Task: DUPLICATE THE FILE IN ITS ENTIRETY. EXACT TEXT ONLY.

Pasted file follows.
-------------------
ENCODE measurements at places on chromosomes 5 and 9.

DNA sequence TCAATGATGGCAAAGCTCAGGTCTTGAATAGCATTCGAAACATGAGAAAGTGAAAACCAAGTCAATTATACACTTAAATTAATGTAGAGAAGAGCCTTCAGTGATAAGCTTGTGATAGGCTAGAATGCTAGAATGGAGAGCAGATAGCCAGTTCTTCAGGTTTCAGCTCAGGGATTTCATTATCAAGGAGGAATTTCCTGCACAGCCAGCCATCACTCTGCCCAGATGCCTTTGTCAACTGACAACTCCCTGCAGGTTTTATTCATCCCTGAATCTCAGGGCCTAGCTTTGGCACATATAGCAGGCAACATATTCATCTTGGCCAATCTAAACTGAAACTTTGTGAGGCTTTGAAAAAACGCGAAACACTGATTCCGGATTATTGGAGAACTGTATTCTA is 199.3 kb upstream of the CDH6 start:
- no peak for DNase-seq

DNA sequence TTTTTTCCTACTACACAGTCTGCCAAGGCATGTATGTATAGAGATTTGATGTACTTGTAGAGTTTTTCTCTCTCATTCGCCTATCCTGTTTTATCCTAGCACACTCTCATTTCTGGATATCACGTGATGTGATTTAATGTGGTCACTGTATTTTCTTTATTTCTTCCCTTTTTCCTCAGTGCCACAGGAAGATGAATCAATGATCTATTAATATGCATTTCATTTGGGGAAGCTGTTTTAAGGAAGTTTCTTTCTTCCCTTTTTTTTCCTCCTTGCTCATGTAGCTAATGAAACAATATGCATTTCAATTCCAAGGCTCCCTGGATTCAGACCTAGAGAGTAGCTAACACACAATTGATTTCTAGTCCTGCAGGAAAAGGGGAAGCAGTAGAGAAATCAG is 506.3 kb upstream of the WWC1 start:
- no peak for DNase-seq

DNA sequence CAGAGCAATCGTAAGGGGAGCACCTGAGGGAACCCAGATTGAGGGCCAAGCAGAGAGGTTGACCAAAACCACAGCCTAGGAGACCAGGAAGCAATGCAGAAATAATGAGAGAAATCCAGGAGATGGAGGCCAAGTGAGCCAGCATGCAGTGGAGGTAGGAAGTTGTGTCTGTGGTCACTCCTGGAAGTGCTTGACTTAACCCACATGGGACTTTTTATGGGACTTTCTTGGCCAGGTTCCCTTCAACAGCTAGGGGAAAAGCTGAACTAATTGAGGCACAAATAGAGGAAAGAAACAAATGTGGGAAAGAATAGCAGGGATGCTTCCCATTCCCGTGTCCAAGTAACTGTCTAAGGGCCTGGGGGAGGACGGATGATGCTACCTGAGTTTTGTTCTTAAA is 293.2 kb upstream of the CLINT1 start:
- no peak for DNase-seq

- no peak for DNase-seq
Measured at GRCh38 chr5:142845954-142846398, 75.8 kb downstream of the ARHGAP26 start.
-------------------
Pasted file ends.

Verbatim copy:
ENCODE measurements at places on chromosomes 5 and 9.

DNA sequence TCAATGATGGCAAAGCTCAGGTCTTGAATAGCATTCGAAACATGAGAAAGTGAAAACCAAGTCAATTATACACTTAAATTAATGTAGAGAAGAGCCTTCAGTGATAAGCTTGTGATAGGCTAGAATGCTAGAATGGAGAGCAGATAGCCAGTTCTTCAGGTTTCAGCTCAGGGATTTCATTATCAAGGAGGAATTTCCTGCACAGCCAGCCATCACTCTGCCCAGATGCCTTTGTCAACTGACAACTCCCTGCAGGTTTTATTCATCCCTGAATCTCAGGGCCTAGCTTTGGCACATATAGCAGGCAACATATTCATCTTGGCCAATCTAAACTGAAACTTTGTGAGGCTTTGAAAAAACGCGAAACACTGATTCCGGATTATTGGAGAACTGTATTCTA is 199.3 kb upstream of the CDH6 start:
- no peak for DNase-seq

DNA sequence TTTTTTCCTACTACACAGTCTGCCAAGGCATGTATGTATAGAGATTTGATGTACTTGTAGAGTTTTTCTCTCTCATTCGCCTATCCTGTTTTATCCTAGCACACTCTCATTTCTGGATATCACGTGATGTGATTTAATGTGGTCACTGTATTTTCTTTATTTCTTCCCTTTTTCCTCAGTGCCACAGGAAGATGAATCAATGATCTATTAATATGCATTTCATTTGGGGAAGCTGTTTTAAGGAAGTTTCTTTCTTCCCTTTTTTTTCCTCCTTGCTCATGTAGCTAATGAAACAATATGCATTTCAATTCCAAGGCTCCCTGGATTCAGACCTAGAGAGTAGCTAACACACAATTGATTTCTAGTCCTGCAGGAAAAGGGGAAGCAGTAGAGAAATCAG is 506.3 kb upstream of the WWC1 start:
- no peak for DNase-seq

DNA sequence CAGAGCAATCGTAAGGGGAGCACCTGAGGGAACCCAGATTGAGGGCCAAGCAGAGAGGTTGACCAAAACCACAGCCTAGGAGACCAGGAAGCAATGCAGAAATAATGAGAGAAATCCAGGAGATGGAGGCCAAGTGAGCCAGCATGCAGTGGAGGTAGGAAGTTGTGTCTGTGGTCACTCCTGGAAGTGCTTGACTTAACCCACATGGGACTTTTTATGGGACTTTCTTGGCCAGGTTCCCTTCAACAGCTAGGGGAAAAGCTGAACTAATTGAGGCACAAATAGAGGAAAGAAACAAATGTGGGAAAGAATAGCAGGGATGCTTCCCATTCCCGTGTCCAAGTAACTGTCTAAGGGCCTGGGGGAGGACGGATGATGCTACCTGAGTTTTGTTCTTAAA is 293.2 kb upstream of the CLINT1 start:
- no peak for DNase-seq

- no peak for DNase-seq
Measured at GRCh38 chr5:142845954-142846398, 75.8 kb downstream of the ARHGAP26 start.